After the granulation, the particles may be stirred by means of a conventional stirrer to such an extent that the state of particles of the polymerizable monomer composition is maintained in the aqueous medium and the particles are prevented from floating and settling.

In the process for producing the color toner according to the present invention, known surface active agents or organic or inorganic dispersants may be used as the dispersion stabilizer. In particular, inorganic dispersants may preferably be used since they may hardly form harmful ultrafine powder, and have attained a dispersion stability because of their steric hindrance, and hence they may hardly cause a decrease in the stability even when reaction temperature is changed, enable easy washing and may hardly adversely affect the toner. Such inorganic dispersants can be exemplified by fine phosphoric acid polyvalent metal salt powders such as calcium phosphate, magnesium phosphate, aluminum phosphate and zinc phosphate; fine carbonate powders such as calcium carbonate and magnesium carbonate; fine inorganic salt powders such as calcium metasilicate, calcium sulfate and barium sulfate; and fine inorganic hydroxide of oxide powders such as calcium hydroxide, magnesium hydroxide, aluminum hydroxide, silica, bentonite and alumina.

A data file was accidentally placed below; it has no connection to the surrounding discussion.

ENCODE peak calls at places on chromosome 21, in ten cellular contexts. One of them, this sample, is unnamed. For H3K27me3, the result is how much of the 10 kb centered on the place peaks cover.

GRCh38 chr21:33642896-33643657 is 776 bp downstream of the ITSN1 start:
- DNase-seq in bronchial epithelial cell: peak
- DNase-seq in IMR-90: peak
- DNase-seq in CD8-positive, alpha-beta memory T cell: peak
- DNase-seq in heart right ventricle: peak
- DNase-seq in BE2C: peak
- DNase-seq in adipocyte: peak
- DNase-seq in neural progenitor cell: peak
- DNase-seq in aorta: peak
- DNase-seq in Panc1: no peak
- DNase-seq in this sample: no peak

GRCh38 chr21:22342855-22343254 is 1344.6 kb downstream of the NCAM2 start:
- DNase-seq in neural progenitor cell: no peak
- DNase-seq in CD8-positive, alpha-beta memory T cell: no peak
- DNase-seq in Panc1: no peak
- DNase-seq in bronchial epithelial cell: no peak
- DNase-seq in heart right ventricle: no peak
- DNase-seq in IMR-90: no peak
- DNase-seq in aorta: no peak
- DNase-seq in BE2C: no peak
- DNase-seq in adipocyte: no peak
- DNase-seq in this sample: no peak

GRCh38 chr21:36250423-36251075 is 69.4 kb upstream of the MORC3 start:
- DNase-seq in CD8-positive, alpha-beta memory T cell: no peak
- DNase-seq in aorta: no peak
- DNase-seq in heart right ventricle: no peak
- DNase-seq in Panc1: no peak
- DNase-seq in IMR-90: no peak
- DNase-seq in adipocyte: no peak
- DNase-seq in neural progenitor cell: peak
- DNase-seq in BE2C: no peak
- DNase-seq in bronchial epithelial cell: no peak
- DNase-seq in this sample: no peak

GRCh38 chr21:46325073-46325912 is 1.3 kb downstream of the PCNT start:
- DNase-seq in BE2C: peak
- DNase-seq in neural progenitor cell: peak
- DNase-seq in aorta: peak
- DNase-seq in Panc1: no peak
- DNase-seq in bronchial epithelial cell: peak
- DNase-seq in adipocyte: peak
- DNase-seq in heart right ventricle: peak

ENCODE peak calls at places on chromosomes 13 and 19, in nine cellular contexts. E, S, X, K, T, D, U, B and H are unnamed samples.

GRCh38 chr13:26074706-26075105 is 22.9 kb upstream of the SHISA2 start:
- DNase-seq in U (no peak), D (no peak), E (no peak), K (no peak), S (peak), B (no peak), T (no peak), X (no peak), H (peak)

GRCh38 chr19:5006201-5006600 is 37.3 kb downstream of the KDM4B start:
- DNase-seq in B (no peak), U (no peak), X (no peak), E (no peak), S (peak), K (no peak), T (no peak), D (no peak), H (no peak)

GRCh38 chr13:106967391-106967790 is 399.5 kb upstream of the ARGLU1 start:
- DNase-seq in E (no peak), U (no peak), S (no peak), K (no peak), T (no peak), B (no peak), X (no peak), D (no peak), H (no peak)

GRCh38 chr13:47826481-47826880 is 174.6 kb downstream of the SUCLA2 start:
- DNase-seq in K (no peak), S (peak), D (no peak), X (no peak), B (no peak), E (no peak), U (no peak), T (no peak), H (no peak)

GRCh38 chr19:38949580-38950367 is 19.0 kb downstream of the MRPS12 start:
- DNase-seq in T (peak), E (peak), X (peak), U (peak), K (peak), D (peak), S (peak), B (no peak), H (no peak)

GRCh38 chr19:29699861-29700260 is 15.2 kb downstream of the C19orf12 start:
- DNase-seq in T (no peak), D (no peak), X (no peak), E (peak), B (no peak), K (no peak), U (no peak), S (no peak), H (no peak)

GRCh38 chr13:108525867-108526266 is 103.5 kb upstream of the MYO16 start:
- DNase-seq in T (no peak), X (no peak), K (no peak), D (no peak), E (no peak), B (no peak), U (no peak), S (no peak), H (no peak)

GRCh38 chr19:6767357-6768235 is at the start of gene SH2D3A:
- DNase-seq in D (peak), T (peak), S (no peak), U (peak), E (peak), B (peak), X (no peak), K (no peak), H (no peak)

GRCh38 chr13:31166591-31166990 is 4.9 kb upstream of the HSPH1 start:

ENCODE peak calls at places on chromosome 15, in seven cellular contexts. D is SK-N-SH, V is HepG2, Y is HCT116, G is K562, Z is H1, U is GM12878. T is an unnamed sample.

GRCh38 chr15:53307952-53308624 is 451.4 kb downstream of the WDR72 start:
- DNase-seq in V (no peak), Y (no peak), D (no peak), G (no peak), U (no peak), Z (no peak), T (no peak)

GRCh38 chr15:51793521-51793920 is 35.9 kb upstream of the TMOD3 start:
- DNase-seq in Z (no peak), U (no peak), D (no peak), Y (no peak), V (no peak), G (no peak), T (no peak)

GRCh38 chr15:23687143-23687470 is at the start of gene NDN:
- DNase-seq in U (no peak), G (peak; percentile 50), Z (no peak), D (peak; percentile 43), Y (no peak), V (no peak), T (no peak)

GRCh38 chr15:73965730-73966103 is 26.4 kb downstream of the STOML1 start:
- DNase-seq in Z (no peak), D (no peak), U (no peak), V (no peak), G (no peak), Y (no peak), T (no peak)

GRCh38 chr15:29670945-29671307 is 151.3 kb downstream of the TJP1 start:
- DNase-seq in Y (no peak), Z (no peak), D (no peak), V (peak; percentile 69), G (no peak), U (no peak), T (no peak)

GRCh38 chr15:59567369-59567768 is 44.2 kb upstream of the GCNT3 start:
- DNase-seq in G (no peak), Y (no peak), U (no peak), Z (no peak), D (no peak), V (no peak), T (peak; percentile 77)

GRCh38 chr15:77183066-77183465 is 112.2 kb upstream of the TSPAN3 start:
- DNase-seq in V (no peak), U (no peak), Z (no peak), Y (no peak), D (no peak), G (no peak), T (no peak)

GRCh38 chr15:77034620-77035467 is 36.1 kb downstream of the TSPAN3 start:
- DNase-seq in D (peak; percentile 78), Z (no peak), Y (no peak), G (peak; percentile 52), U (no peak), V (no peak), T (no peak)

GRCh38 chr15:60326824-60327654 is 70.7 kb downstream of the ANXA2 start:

Any of these inorganic dispersants may preferably be used alone in an amount of from 0.2 to 20 parts by weight based on 100 parts by weight of the polymerizable vinyl monomer. As occasion calls, 0.001 to 0.1 part by weight of a surface active agent may be used in combination. The surface active agent may include, for example, sodium dodecylbenzenesulfonate, sodium tetradecylsulfate, sodium pentadecylsulfate, sodium octylsulfate, sodium oleate, sodium laurate, sodium stearate and potassium stearate.

When these inorganic dispersants are used, these may be used as they are. However, in order to obtain fine inorganic dispersant particles, it is preferable to form particles of the inorganic dispersant in the aqueous medium. For example, in the case of calcium phosphate, an aqueous sodium phosphate solution and an aqueous calcium chloride solution may be mixed to form fine particles of water-insoluble calcium phosphate. This enables uniform dispersion and is highly effective for achieving the stability. On this occasion, a by-product water-soluble sodium chloride is formed, but the presence of water-soluble salts in the aqueous medium inhibits the dissolution of polymerizable vinyl monomers in water to make it hard for ultrafine toner particles to be produced on emulsion polymerization. Thus, this is more advantageous. Sodium chloride is an obstacle when the remaining polymerizable vinyl monomers are removed at the stage where the polymerization is completed, and hence it is better to change the aqueous medium for new one or to carry out desalting of the aqueous medium by using an ion-exchange resin. The inorganic dispersant can be removed by dissolving it with an acid or alkali after the polymerization is completed.